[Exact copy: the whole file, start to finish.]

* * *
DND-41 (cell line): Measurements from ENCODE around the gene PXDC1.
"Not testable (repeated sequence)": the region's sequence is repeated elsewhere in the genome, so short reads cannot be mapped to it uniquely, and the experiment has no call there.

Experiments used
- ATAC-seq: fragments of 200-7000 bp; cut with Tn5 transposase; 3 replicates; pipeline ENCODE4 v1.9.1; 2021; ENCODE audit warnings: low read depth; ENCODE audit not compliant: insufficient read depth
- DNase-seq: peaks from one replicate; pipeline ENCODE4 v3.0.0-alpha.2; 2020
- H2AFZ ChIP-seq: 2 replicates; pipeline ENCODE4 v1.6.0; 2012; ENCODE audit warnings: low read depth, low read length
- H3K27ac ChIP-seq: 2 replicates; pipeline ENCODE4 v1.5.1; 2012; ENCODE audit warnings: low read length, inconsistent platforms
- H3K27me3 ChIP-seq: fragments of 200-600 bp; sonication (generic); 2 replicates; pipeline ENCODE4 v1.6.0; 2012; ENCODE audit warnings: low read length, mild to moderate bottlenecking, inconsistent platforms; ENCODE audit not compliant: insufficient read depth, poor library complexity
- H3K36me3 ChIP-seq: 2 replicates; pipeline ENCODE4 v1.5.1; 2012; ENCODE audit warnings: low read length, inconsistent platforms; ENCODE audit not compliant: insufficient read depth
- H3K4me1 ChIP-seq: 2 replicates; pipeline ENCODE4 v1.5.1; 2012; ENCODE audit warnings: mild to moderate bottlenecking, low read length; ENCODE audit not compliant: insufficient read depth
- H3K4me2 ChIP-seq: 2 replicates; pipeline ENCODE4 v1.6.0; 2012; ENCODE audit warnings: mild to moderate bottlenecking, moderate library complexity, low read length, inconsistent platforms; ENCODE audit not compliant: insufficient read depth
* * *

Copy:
DND-41 (cell line): Measurements from ENCODE around the gene PXDC1.
"Not testable (repeated sequence)": the region's sequence is repeated elsewhere in the genome, so short reads cannot be mapped to it uniquely, and the experiment has no call there.

Experiments used
- ATAC-seq: fragments of 200-7000 bp; cut with Tn5 transposase; 3 replicates; pipeline ENCODE4 v1.9.1; 2021; ENCODE audit warnings: low read depth; ENCODE audit not compliant: insufficient read depth
- DNase-seq: peaks from one replicate; pipeline ENCODE4 v3.0.0-alpha.2; 2020
- H2AFZ ChIP-seq: 2 replicates; pipeline ENCODE4 v1.6.0; 2012; ENCODE audit warnings: low read depth, low read length
- H3K27ac ChIP-seq: 2 replicates; pipeline ENCODE4 v1.5.1; 2012; ENCODE audit warnings: low read length, inconsistent platforms
- H3K27me3 ChIP-seq: fragments of 200-600 bp; sonication (generic); 2 replicates; pipeline ENCODE4 v1.6.0; 2012; ENCODE audit warnings: low read length, mild to moderate bottlenecking, inconsistent platforms; ENCODE audit not compliant: insufficient read depth, poor library complexity
- H3K36me3 ChIP-seq: 2 replicates; pipeline ENCODE4 v1.5.1; 2012; ENCODE audit warnings: low read length, inconsistent platforms; ENCODE audit not compliant: insufficient read depth
- H3K4me1 ChIP-seq: 2 replicates; pipeline ENCODE4 v1.5.1; 2012; ENCODE audit warnings: mild to moderate bottlenecking, low read length; ENCODE audit not compliant: insufficient read depth
- H3K4me2 ChIP-seq: 2 replicates; pipeline ENCODE4 v1.6.0; 2012; ENCODE audit warnings: mild to moderate bottlenecking, moderate library complexity, low read length, inconsistent platforms; ENCODE audit not compliant: insufficient read depth